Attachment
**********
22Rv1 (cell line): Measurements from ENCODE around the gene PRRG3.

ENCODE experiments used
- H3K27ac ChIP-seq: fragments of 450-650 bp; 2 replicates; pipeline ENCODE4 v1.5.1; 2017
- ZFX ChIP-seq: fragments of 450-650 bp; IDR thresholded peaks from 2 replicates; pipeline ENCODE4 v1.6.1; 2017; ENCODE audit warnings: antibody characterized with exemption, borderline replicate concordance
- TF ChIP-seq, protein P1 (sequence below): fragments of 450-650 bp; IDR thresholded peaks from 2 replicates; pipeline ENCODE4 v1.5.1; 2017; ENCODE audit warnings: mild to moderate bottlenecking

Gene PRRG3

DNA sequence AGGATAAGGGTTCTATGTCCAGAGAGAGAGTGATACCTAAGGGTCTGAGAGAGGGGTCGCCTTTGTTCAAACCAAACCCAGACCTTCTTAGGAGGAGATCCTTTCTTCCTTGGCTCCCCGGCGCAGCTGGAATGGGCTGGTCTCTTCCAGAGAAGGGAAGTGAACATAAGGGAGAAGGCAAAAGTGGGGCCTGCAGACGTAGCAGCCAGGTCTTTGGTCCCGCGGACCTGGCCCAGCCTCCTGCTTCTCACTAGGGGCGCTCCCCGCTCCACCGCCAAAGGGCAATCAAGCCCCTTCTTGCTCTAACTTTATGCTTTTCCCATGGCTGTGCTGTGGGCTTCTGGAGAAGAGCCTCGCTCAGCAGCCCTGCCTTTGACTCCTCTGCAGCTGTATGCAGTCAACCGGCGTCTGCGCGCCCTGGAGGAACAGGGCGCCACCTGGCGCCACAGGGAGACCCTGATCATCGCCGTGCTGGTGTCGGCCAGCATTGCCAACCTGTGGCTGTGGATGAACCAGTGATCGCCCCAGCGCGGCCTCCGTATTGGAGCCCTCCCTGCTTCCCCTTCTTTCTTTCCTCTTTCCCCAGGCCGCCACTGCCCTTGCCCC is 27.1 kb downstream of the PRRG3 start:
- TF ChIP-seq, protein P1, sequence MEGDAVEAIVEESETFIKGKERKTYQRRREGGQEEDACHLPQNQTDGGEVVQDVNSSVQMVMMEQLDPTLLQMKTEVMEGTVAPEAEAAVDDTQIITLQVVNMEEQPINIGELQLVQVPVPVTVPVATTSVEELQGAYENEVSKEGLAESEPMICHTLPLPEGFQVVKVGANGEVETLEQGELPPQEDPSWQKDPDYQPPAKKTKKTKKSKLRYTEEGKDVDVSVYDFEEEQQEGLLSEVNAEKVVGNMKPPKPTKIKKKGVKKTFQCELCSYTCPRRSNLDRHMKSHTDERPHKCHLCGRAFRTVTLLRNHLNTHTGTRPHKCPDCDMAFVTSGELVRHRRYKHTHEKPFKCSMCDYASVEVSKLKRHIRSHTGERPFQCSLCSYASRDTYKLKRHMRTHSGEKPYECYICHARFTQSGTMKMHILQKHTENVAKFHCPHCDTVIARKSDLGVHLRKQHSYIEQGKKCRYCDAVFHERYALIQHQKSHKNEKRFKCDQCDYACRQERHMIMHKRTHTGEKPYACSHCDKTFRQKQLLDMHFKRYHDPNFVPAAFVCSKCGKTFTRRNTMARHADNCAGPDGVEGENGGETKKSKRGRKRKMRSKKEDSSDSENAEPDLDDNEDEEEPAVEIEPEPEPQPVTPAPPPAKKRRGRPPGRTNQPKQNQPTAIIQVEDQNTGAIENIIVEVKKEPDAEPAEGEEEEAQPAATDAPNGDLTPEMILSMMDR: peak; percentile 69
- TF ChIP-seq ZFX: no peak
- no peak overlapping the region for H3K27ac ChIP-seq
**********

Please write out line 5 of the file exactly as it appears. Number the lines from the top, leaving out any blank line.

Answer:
- TF ChIP-seq, protein P1 (sequence below): fragments of 450-650 bp; IDR thresholded peaks from 2 replicates; pipeline ENCODE4 v1.5.1; 2017; ENCODE audit warnings: mild to moderate bottlenecking